There are around 1.6 million pigs in Ireland almost all reared intensively on factory farms, inside large sheds with no access to outdoors, conditions often crowded and barren. A very small number of pigs are kept on free range or organic farms. There are some higher welfare indoor systems, with adequate space, fresh air, natural light, material for bedding and effective enrichment material, such as straw. They are sent to slaughter at around 5 or 6 months old but free range pigs are generally nearer 9 or 10 months.
There are around 145,000 sows in Ireland, almost all in intensive farms where they spend half their lives inside a cage too narrow to turn around in. A sow will normally have two litters a year and the average litter size is 12- 14 piglets. When a sows productive life is over, usually after about 4 to 7 pregnancies, they are sent to slaughter.
Key Welfare Issues
Sow stalls: used up to 4 weeks into pregnancy. Sows are unable to turn around and have to stand or lie on concrete flooring. Sow stalls are used because sows can become aggressive during the first weeks of pregnancy and fighting can cause injury and abortion.
Farrowing crates: used for birthing. The sow stays there until her piglets are about four weeks old when they are separated from their mother whilst still suckling. The crate is narrow and it is difficult for the sow to stand up or lie down; she cannot turn around and tend to her piglets. The purpose of farrowing crates is to prevent crushing, however piglet mortality rates can still be quite high.
The piglets are then fattened for meat in small, often crowded pens, commonly on concrete slatted flooring. They are slaughtered when they are about 5 months old.
Premature Weaning: piglets are removed from the sow at 4 weeks old. They would naturally wean at around 12 weeks and this early removal can cause behavioural issues such as aggression as they are not able to learn positive socialisation skills and interactions from their mother and siblings. The piglets can also be low weight when weaned which can lead to premature death. Stereotypical behaviours in early weaned pigs include sham chewing, tail biting, concrete chewing, ear chewing and depression.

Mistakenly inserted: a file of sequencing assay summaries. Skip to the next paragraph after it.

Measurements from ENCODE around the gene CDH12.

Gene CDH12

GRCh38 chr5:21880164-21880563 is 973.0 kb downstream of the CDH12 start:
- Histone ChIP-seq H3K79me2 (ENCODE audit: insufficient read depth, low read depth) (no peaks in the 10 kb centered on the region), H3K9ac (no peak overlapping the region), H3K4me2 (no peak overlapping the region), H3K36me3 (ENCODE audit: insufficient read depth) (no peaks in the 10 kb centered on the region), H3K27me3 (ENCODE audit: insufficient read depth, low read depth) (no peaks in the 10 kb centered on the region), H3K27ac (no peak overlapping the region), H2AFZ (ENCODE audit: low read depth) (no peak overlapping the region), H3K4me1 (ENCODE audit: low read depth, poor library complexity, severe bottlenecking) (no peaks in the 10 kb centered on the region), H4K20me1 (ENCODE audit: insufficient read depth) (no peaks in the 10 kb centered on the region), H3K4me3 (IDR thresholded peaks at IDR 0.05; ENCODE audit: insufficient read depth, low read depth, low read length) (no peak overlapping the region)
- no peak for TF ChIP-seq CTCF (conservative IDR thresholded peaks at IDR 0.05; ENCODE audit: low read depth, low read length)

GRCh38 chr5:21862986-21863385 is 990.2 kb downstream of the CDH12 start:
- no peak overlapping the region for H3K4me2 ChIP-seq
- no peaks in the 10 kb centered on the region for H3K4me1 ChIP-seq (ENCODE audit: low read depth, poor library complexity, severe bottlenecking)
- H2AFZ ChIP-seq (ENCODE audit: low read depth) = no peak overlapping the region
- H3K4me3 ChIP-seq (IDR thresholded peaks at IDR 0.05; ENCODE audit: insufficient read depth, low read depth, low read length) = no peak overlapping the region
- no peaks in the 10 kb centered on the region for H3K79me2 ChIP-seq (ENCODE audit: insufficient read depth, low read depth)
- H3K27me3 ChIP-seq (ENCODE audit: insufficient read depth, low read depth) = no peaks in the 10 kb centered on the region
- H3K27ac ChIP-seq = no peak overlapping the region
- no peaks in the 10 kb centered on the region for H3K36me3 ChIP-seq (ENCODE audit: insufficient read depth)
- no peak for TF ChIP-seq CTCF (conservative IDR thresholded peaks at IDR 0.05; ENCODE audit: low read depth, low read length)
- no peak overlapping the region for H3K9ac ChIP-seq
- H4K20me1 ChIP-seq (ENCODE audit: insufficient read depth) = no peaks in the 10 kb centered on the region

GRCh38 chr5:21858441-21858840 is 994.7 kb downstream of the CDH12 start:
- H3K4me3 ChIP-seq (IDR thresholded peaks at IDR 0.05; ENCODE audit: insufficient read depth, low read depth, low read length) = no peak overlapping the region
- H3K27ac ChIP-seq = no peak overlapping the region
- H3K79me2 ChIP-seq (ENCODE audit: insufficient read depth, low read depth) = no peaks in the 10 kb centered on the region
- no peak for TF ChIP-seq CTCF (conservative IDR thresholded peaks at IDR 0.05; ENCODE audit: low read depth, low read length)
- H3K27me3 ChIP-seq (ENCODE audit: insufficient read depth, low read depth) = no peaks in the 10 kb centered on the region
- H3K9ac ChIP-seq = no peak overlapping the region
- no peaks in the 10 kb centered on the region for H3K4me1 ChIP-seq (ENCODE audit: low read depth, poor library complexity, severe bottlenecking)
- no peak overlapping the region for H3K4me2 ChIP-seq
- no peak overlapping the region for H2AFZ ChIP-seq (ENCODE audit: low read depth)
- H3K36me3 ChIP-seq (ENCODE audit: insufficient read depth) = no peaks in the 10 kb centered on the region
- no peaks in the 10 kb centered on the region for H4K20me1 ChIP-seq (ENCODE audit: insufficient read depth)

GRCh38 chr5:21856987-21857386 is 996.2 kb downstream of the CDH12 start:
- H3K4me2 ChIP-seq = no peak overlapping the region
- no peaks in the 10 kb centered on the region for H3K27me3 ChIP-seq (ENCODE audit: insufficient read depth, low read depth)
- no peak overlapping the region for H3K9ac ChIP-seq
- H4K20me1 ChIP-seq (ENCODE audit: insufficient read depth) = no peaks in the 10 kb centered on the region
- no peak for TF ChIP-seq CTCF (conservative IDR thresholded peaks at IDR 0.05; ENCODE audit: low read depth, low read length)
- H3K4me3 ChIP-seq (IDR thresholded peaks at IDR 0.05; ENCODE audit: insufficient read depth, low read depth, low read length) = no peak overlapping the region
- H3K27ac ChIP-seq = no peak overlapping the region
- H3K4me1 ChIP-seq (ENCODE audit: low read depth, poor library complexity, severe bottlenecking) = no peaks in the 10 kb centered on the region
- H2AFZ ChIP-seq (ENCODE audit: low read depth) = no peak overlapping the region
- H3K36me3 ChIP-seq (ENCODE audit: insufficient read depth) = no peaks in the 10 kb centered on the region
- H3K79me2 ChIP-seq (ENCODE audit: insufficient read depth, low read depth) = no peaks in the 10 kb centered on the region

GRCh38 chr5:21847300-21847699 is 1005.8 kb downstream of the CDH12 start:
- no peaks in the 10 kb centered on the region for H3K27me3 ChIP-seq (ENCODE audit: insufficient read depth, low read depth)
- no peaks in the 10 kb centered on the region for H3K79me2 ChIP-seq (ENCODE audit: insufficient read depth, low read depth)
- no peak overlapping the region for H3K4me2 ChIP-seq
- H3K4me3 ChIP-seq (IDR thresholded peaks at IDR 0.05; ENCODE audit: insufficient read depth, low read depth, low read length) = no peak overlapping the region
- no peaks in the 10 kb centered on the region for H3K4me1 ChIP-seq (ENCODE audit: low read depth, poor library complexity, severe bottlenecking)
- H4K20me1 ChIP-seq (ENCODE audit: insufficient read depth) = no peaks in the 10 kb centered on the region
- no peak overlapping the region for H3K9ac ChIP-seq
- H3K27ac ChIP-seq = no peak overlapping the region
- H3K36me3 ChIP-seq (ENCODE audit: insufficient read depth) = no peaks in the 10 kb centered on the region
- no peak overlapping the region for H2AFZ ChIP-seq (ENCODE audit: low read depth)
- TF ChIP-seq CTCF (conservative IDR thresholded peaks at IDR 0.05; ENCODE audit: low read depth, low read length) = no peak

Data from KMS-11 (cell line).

Tail Docking: EU law requires that fattening pigs are provided with effective enrichment material that allows them to root and chew. Many farmers are failing to provide this so the pigs resort to tail biting to alleviate boredom and frustration, resulting in many farmers carrying out routine tail docking. Routine tail-docking is prohibited by EU law, but only 5% of Irish piglets have full tails. Free range farms do not encounter issues with tail biting.
Selective Breeding: sows have been selectively bred to produce more piglets. Just recently in Ireland a sow gave birth to 20 piglets. They only have 14 – 16 teats. This takes a tremendous toll on their bodies. Selective breeding also means faster growing pigs so they can be slaughtered at an earlier age to minimise cost, around 5 months old. A free range sow will produce 8 – 10 piglets that are slaughtered at 9 – 10 months old.
Organic and free range
Free range systems allow the pigs to live outside with small huts for shelter and the pigs are able to carry out their natural behaviours.
Organic farms must have access to the outdoors and their piglets stay with their mothers for longer. When the sows are ready to farrow, they are often moved to new ground where they will have a hut to themselves and their piglets.
Pigs are intelligent animals, deemed to be similar to dogs. They are curious and need stimulation which they do not get in factory farms. They are also sociable and will often sleep together in a big pile, like these guys at Inagh Free Range Farm.